ted-prize-2013-a-wish-to-inspire-the-world

2013-02-27-tedprizepullFrom someone who has worked in the developing world for over a decade, it is hard to comprehend a world where traditional classrooms and libraries are no longer necessary. We need more of them, not fewer.
2013-02-27-tedprizepullDr. Mitra talks fondly about the network of British "grannies" he has enlisted to teach children online and offer encouragement, but what about all the other issues that so often compromise a child's ability to learn and grow?
2013-02-27-tedprizepullWill access to the Internet be transformative? It will be for some children, of course, but if access alone were transformative, the developed world would be transforming like crazy in terms of learning, and it is not.
2013-02-27-tedprizepullDo teachers view themselves as learners? Do they experience their school as a vibrant learning organization? Frankly, this is another test many schools and school leaders fail.
2013-02-27-tedprizepullMitra's approach to education and his call to toss aside our assumptions about the "natural" teacher-student relationship reminded me of the work of the late Brazilian educator Paulo Freire.
2013-02-27-tedprizepullWhy, when we have such incredible technological resources at our disposal, have we been so slow to implement technology in many of our schools?
2013-02-27-tedprizepullEach and every opportunity we have to collaborate, entice, introduce, facilitate, and amplify the ideas and creations of the other -- to keep curious and engaged -- seems more than worthwhile to me.
2013-02-27-tedprizepullWe know that our children are (and that we all are) more than the sum of our circumstantial parts. All have potential, imagination, hopes, beliefs, strengths, and goals -- but, often because of circumstances, not all can actualize and achieve them.
2013-02-27-tedprizepullGreat teachers have recognized this truth, and now, by leveraging the connectivity brought about by the Internet, through content that is openly available, and by those willing to help champion the learning efforts of our students, anything is possible.
2013-02-27-tedprizepullIt's time for our schools to boldly re-imagine their purpose, reconfigure their pedagogy, and allow both students and educators to tap into the innate sense of wonder and intellectual curiosity we possess as human beings, whether we live in India or Indiana.
2013-02-27-tedprizepullWho should be responsible for this part of education? Ideally this should be the parent's responsibility. The question is: Who is giving parents that knowledge?
The challenge today is not acquiring information, or memorizing it. Rather, it is determining which information is relevant. What do our young people need to know and why, in this new, global, technology-driven world?
2013-02-27-tedprizepullWhat Mitra is planning is both needed in our world and is a departure from anything that has ever been done before in education reform on a large scale. Moreover, if his TED Wish is not anti-establishment, it is certainly outside the typical range of ed-tech innovation.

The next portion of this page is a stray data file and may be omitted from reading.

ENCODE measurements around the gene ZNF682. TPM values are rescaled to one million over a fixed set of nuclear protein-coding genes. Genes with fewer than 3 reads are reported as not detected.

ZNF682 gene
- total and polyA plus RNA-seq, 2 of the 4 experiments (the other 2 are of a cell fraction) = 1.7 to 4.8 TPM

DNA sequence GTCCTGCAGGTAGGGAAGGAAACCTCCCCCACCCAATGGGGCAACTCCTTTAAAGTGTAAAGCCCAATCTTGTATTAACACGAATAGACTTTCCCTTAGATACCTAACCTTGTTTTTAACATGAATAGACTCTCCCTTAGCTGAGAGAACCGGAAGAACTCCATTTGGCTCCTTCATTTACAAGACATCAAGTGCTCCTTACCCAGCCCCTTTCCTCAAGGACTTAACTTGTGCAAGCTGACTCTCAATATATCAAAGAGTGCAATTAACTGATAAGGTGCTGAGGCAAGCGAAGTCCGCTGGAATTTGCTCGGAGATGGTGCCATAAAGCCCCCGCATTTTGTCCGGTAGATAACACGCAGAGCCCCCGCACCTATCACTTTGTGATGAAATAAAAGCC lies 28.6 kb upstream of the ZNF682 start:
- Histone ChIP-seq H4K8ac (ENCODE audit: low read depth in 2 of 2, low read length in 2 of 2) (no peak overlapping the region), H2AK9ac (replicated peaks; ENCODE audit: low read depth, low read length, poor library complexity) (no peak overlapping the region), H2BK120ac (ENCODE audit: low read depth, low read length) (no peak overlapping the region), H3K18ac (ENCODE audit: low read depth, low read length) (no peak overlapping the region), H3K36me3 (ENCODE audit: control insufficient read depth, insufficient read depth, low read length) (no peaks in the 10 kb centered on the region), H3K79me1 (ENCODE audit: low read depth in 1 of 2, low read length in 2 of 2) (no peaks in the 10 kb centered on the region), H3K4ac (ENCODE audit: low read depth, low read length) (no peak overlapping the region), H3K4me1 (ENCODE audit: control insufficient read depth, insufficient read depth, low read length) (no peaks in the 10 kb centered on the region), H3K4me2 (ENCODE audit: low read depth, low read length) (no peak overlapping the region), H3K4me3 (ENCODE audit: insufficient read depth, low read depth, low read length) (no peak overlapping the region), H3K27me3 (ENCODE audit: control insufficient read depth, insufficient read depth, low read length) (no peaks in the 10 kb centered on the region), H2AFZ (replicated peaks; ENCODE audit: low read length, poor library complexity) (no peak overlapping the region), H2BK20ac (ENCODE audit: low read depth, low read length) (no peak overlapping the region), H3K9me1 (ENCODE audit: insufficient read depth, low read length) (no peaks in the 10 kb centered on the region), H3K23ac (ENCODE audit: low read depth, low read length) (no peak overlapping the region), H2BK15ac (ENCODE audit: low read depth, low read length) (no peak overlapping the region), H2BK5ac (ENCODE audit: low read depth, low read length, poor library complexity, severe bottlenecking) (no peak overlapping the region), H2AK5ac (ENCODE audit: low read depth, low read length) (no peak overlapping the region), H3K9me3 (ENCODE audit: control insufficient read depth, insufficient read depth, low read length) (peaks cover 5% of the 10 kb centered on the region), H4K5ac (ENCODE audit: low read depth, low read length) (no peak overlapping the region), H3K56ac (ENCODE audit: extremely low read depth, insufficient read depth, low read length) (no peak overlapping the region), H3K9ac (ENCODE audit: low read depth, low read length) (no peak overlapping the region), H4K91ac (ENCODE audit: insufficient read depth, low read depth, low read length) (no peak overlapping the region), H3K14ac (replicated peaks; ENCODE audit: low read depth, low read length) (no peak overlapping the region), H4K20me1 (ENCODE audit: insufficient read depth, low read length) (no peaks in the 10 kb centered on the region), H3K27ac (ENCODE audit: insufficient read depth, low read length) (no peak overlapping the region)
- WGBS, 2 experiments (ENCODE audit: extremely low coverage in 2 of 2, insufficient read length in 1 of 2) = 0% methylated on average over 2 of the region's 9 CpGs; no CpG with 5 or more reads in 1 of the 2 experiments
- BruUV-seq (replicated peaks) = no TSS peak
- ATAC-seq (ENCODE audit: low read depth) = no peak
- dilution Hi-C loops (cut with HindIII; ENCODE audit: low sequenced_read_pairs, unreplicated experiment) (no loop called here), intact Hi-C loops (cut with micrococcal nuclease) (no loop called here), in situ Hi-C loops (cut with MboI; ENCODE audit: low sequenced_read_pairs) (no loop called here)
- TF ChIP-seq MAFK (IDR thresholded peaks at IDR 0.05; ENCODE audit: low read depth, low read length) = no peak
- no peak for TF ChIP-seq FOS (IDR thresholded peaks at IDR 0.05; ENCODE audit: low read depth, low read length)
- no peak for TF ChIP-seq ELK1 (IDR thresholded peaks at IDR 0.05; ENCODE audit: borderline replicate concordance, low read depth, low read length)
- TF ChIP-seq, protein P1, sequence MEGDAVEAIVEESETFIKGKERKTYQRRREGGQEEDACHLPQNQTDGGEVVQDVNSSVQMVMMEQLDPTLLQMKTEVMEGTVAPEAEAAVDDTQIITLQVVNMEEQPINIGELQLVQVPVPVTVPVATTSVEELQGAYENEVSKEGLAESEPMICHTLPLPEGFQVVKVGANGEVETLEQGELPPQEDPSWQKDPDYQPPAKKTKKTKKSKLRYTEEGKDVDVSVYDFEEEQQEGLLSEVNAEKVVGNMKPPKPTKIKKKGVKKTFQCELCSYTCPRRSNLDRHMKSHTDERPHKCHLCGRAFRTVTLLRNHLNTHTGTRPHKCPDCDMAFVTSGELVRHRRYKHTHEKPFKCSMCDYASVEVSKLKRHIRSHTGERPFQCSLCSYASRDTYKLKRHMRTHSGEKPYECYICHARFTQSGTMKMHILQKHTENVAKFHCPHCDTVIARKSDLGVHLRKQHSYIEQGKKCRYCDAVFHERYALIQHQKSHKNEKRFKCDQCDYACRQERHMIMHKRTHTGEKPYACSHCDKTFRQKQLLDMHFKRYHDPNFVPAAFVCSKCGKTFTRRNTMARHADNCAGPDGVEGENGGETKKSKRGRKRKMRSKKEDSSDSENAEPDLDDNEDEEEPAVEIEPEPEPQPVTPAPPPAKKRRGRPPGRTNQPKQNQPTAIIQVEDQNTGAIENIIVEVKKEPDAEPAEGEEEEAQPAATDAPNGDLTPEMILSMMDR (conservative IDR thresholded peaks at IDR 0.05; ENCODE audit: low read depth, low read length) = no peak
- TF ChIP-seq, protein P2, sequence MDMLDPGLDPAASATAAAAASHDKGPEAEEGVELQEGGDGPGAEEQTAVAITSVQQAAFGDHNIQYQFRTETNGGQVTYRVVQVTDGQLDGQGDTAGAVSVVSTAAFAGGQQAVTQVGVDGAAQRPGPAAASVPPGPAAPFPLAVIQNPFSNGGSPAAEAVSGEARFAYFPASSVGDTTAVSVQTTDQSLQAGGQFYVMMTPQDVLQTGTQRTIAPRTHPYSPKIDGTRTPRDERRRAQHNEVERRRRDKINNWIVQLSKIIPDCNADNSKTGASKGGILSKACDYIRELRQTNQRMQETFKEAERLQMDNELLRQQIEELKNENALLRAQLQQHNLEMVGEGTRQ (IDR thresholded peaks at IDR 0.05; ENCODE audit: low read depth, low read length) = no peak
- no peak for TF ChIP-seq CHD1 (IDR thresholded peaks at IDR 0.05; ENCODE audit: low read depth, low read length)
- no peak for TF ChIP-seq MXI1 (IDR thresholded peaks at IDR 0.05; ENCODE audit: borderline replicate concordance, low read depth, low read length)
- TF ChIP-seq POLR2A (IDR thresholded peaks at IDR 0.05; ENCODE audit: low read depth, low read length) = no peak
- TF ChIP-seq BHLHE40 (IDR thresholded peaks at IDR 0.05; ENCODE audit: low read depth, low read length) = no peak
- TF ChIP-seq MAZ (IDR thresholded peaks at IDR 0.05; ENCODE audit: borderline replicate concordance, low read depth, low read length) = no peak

2013-02-27-tedprizepullDeliberate practice of the skill gets you to fluency much faster than learning it in the context of larger problem solving. You need to develop both skill fluency and problem solving ability to have a chance in the 21st century.
2013-02-27-tedprizepullHow do you measure individual learning progression when students are exclusively engaged in collective learning? If the group solved the problem collectively, how do you know which students could solve the problem on their own?
2013-02-27-tedprizepullMotherhood has shown me how tremendously competent children can be. Yet, the vast majority of programs that adults have designed for kids grossly underestimate what they are capable of.
2013-02-27-tedprizepullSugata's efforts have shown that the traditional model may not be the only road to success. His projects illustrate that kids can learn quickly from each other with minimal adult involvement, motivated solely by curiosity and peer interest.
2013-02-27-tedprizepullThe most important conclusion from Mitra's work is not about the technology, but in firmly establishing that poor children can learn and develop deeper learning competencies of creative thinking, problem solving, and self-reflection -- just like their more affluent peers.
2013-02-27-tedprizepullTo venture into the impossible. That's what Dr. Mitra's experiments did, and out of the impossible, he came back with the incredible: an approach to education in which children learn to teach themselves, in small groups, everything from English to brain science.
2013-02-27-tedprizepullMitra's work shows us that (even in the most unpromising settings and with a shoestring budget) education, like the Web itself, can be "a self-organizing system, where learning is an emergent phenomenon."